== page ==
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Yet, I would not have you be one of those fashionable monkies, conftantly dangling after the fex, carrying the lap dog of one, and the fan or flippers of another-no, women like men to appear and act like men, and not like baboons or affes. One thing more I recommend to you; if you wish to keep in favour with the fair, never contradict them, but coincide with them in their impertinences and little abfurdities; for flattery in difguife, artfully difplayed, is an effential ingredient; and though you be ever so seriously inclined, when you get amongst ladies throw all care afide, and be all attention; there is a certain affable and agreeable lively behaviour, and chitchat nonfenfe, which you must practice; and alIways have at command a few nice little humorous wrapped up anecdotes, &c. It is a general rule all over the world, amongst the lovely fex, from the cinderbritch to the dutchefs, that flattery and trifling presents in time and feafon have a wonderful effect in foftening their hearts.

"Or wou'd you the frowns of a lady prevent,
"She too has this palpable failing;
"The perquifite foftens her into confent;
"That reason with all is prevailing."


Having thus far endeavoured to give you fome idea of Creole men and women, I fhall next treat of Mongrels; a Mongrel is any thing that is engendered or begotten between different kinds, and resembles neither in nothing but form, fuch as a mule that is begot between an afs and a mare; or in the human species, a Sambo, that is begot by a Mulatto and a black: a Mulatto, that is begot by a white and a black: a Mestee, that is begot between a white and a Mulatto: a Quadroon, that is begot between a white and a Meftee, &c. &c. A Sambo is of a footy dark brown colour, with hair or coarse wool, like that of a negroe, but rather longer; a Mulatto is of a yellow fickly colour, without the least tincture of rofy bloom; a Mestée is much fairer than a Mulatto, but of a fickly hue; a Quadroon is as fair as fome whites, but rather delicate and fickly inclined. When Mongrels of different kinds copulate together, they beget Mongrels differing from themselves, of which there may be innumerable gradations; for in my opinion, Mongrels, though thirty generations diftant from blacks blood, cannot be real whites.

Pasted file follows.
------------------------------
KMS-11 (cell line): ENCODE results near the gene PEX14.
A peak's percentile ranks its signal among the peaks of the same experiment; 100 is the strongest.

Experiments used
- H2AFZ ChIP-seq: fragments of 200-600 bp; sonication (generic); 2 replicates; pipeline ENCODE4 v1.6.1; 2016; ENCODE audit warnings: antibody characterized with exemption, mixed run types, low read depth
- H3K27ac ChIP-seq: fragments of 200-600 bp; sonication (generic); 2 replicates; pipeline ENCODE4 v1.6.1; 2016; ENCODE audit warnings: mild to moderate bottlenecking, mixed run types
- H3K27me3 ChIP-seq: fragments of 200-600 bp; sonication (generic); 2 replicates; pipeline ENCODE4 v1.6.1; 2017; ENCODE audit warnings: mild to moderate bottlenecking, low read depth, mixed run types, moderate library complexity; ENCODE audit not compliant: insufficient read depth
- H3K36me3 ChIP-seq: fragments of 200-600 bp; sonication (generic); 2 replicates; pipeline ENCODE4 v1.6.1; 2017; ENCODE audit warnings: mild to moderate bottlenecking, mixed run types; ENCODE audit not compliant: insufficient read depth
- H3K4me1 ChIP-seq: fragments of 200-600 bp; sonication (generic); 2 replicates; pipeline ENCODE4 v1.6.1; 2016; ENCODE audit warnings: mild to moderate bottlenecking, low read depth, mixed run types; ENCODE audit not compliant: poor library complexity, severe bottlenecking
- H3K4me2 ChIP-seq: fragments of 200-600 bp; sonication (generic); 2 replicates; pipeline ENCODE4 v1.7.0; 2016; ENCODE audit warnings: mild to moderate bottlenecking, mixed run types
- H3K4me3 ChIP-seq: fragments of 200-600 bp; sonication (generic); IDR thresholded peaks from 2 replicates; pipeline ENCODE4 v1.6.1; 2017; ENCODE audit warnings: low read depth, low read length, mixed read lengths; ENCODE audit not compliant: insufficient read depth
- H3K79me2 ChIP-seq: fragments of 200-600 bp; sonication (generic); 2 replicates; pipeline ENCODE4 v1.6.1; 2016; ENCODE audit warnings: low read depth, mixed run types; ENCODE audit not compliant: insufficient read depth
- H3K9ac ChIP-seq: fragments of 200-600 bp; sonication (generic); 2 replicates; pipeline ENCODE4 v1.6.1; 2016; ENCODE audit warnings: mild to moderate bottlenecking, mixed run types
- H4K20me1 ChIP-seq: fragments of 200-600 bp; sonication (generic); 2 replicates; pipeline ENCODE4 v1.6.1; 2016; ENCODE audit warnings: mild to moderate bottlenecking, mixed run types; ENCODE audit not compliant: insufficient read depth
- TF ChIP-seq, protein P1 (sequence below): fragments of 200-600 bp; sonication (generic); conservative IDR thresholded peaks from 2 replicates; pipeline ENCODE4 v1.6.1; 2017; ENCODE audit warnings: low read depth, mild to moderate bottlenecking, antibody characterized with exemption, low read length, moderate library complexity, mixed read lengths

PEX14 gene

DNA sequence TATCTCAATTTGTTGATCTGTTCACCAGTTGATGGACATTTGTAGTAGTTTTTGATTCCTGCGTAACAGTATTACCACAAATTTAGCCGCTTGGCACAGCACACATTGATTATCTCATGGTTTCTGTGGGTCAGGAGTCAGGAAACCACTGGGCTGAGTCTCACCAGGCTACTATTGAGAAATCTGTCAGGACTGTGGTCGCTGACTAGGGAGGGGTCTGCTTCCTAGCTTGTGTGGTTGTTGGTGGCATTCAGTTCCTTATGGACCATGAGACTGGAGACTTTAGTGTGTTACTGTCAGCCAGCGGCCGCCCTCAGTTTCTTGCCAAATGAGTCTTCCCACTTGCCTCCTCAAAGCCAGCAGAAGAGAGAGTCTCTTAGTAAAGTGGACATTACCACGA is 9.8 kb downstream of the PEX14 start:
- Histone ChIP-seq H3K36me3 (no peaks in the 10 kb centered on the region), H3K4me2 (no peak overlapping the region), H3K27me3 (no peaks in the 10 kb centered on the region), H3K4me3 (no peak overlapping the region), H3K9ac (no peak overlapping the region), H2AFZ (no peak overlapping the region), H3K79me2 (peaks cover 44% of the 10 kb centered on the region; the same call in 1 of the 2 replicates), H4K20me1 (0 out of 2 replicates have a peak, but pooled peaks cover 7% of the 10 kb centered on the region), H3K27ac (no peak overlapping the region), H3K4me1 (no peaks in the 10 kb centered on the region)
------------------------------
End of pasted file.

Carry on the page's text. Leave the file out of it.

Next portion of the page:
All Mongrels, male and female, have a vast fhare of pride and vanity, baseness and ingratitude in their compofitions: their delicacy and ignorance being fuch, that they despise and degrade their parents and relations inclining to the fable race; the men, if born to eftates or proper

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ties (as many are), are much of the fame nature of the illiterate white Creole men; not much inferior, but of courfe more negrofied; and when they are not kept at a proper diftance and under due fubjection, are often very infolent and impudent. When those fpurious cubs, having no trades, fquander what their infatuated parents bequeathed them, they turn out the most thieving pilfering vagrants; for never having practifed any industry, but beggared themselves by their profligacy and diffipation, Creole fashion, they are quite ignorant ever after of the ways and means to earn their livelihoods industriously and honeftly. If a gentleman wifhed his Mongrel fon to do well, he should do nothing more for him than to give him a smattering of reading, writing and arithmetic, to procure his freedom, and bind him at an early age to a trade, during which time to ftint him in both money and cloaths, and to convince him that he might never expect any other favours; in fuch cafe, he might labour for a livelihood, and come to fome good. I knew a Mulutto man in Spanish-Town, whose father did little more for him than to procure his manumiffion, and bind him to a millwright; and this very man in the year 1784, when I was in Jamaica, was attorney for thirty or forty plantations, and fupposed to be worth 4 or 500l. fterling.

As for Mongrel women, though the daughters of rich men, and though poffeffed of flaves and